Biologic therapy for Beta-cell non-Hodgkin's lymphoma

Project: Research project

Project Details


B-cell non-Hodgkin's lymphoma (NHL) is the sixth most common cause of cancer-related deaths in the United States and the incidence of this disease is increasing. While aggressive lymphomas may be cured with cytotoxic therapy, most indolent lymphomas are incurable with current therapy. Novel effective therapies are therefore needed to treat these patients. We are investigating a biological combination therapy for patients with indolent lymphoma that incorporates an anti-CD20 monoclonal antibody, Rituximab, and Interleukin-12. Rituximab is a genetically engineered chimeric murine/human monoclonal antibody that binds specifically to CD20 on pre-B and mature B- lymphocytes. While binding of the Fab domain may induce apoptosis, the Fc domain recruits immune effector functions to mediate lysis of the B-cell. Interleukin-12 (IL-12) has been shown to facilitate cytolytic T-cell responses; promote the development of Th1-type helper T-cells; enhance the lytic activity of NK cells; and induce the secretion of interferon- gamma by both T and NK cells. Therefore, we hypothesized that combining IL-12 with Rituximab would augment the immune mediated cell lysis induced by Rituximab. We have shown in a recently completed Phase I trial of this combination that the optimal immunological dose of IL-12 to give with standard doses of Rituximab is 300ng/kg. A substantial increase in the serum levels of downstream molecules such as interferon-gamma and Inducible Protein-10 (IP-10) was seen in response to this dose of IL-12. We also observed a 69 percent response rate to this therapy, with many of the responses seen in heavily pretreated patients. In this application, we are proposing to further evaluate the efficacy and toxicity of the combination of IL-12 and Rituximab through two different treatment regimens in patients with indolent B-cell non-Hodgkin's lymphoma and to determine if either one is promising enough to explore further in a phase III setting. We plan to do a randomized Phase II study to evaluate the efficacy of IL-12 and Rituximab given concurrently, as in the Phase I study, and to also evaluate the efficacy of Rituximab alone with IL-12 given only if there is a suboptimal response to Rituximab or disease progression. As shown in the Phase I trial, IL-12 induces the expression of cytokines such as gamma-interferon and chemokines such as IP-10. These molecules have been shown to upregulate T-cell function and inhibit angiogenesis. A further goal of the study is therefore to evaluate, in correlative studies, whether the combination of IL-12 plus Rituximab can alter gene expression in the malignant B-cells, restore the potentially deficient T-cell repertoire and inhibit angiogenesis leading to an improve clinical outcome for patients with indolent lymphoma.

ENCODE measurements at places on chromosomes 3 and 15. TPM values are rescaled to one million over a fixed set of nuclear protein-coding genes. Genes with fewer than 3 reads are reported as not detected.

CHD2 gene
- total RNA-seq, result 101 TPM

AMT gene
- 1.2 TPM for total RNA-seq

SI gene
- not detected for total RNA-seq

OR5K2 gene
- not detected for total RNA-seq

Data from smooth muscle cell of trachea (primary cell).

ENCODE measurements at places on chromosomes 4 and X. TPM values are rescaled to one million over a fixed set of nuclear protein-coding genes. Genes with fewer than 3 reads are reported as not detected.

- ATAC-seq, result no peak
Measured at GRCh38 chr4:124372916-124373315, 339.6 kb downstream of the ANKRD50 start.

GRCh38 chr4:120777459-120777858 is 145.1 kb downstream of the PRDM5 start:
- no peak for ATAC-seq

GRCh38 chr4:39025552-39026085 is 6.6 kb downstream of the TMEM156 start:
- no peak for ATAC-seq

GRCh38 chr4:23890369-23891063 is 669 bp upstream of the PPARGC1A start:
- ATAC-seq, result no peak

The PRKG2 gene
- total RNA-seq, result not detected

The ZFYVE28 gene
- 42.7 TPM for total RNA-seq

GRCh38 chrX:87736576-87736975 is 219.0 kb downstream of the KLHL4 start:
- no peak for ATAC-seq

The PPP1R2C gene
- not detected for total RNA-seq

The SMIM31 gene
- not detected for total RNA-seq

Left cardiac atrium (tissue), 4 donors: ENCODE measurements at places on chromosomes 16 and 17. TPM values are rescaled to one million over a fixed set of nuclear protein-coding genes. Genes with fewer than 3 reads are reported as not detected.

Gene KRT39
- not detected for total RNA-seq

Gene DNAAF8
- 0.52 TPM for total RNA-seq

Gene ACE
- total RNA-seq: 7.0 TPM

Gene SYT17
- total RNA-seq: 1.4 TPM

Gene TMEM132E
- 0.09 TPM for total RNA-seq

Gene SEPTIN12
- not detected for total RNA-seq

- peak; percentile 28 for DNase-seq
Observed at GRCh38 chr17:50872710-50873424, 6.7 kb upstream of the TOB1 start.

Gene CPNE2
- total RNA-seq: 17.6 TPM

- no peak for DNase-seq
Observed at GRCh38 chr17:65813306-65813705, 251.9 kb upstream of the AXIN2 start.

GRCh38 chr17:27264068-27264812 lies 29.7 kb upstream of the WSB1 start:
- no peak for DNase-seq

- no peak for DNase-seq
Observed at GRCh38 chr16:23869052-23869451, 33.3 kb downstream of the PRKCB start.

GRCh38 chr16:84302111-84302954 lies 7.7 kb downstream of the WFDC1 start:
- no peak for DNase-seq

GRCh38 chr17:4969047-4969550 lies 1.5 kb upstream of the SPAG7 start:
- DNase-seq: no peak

Effective start/end date7/1/014/30/13


  • National Cancer Institute: $250,979.00
  • National Cancer Institute: $258,741.00
  • National Cancer Institute: $258,741.00
  • National Cancer Institute: $258,741.00
  • National Cancer Institute: $240,231.00
  • National Cancer Institute: $240,231.00
  • National Cancer Institute: $240,231.00
  • National Cancer Institute: $237,340.00


  • Medicine(all)


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